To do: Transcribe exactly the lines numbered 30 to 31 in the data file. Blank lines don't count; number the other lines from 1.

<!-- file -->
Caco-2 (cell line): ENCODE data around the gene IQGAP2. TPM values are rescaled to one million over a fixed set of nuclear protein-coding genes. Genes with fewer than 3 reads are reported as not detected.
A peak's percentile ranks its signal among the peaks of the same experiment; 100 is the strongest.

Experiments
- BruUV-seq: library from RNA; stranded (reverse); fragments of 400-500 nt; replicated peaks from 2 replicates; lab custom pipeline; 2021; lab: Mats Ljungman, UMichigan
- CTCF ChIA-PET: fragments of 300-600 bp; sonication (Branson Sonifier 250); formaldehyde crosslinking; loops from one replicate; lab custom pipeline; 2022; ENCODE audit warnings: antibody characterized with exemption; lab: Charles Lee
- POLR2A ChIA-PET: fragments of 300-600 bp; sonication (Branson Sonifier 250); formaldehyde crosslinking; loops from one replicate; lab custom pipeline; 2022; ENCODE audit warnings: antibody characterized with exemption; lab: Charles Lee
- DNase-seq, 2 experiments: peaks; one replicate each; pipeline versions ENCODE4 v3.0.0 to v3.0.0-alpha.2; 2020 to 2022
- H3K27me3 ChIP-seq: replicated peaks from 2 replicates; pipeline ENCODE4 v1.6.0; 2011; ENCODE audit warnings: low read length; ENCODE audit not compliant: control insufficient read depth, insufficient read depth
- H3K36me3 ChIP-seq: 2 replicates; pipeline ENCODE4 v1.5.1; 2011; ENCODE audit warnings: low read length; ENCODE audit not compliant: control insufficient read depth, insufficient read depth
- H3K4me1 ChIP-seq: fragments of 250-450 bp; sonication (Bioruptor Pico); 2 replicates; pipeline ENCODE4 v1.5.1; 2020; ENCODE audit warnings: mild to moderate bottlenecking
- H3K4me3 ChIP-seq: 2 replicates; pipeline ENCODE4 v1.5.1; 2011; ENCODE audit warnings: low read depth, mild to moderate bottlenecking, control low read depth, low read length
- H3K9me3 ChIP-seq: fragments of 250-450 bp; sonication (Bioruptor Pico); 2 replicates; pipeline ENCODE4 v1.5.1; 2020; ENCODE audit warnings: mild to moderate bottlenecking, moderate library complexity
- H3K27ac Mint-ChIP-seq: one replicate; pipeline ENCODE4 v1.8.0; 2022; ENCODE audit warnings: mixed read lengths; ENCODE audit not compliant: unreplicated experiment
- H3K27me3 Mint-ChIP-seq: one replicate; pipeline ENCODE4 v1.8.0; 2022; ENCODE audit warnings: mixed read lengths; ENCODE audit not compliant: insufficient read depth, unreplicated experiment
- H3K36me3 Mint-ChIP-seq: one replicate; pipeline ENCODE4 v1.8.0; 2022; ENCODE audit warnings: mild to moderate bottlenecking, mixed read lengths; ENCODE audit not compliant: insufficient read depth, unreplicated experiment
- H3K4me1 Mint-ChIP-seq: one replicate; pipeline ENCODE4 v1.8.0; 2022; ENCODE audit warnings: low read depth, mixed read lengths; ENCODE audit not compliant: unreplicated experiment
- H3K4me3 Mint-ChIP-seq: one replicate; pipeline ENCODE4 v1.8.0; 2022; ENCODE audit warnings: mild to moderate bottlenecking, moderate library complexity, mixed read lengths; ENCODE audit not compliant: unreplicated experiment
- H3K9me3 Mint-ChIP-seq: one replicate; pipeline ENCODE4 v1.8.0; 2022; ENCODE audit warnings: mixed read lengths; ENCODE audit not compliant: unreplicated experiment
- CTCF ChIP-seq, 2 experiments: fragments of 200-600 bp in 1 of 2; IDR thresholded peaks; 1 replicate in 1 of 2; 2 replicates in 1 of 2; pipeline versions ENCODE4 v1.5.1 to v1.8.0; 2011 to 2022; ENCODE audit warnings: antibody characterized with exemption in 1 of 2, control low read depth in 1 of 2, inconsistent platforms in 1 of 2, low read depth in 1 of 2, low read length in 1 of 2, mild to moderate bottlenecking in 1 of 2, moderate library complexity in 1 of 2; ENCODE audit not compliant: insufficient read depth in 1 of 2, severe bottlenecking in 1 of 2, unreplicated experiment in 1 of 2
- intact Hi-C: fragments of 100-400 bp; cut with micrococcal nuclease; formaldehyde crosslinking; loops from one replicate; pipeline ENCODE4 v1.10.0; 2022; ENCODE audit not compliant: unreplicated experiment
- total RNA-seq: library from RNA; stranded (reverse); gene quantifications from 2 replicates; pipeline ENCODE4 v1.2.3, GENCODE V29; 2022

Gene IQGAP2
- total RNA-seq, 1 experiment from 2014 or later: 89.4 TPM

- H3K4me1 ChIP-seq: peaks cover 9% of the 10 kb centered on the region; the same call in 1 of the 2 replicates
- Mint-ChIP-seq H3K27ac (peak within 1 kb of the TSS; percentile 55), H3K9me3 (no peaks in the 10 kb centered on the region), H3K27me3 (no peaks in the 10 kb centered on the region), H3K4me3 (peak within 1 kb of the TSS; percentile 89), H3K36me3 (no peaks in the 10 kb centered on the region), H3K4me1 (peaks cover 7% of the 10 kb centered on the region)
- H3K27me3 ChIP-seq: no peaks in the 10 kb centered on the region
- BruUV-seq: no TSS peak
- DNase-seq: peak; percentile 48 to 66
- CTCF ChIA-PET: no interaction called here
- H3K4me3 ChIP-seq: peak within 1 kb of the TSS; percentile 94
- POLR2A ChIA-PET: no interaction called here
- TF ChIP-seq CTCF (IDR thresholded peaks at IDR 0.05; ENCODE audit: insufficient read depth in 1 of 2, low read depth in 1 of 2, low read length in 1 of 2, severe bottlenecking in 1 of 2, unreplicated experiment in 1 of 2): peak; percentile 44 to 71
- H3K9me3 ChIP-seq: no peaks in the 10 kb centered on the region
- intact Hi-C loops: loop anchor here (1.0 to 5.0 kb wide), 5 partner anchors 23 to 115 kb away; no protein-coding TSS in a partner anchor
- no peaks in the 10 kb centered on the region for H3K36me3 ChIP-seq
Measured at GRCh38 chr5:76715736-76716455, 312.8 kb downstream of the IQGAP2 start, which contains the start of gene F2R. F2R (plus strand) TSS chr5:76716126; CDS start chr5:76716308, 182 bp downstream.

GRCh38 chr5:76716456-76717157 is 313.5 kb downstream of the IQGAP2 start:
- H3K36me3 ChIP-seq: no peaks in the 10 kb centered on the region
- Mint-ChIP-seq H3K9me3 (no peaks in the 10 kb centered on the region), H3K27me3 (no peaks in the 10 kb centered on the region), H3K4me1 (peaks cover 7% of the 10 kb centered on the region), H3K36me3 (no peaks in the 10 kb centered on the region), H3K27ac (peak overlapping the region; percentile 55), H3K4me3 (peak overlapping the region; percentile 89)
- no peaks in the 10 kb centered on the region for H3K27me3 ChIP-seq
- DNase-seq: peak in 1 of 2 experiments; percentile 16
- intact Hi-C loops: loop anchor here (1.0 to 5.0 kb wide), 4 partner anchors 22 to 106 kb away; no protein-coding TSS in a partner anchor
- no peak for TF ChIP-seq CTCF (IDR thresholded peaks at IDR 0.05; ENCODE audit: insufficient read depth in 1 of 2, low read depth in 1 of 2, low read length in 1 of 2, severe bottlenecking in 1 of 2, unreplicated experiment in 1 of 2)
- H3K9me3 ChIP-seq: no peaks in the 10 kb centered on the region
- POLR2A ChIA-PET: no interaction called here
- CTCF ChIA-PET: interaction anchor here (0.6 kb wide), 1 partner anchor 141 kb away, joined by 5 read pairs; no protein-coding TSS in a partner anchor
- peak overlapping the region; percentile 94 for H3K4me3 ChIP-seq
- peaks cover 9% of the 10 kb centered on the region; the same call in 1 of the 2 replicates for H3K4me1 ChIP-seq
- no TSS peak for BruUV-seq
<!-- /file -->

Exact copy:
- H3K4me3 ChIP-seq: peak within 1 kb of the TSS; percentile 94
- POLR2A ChIA-PET: no interaction called here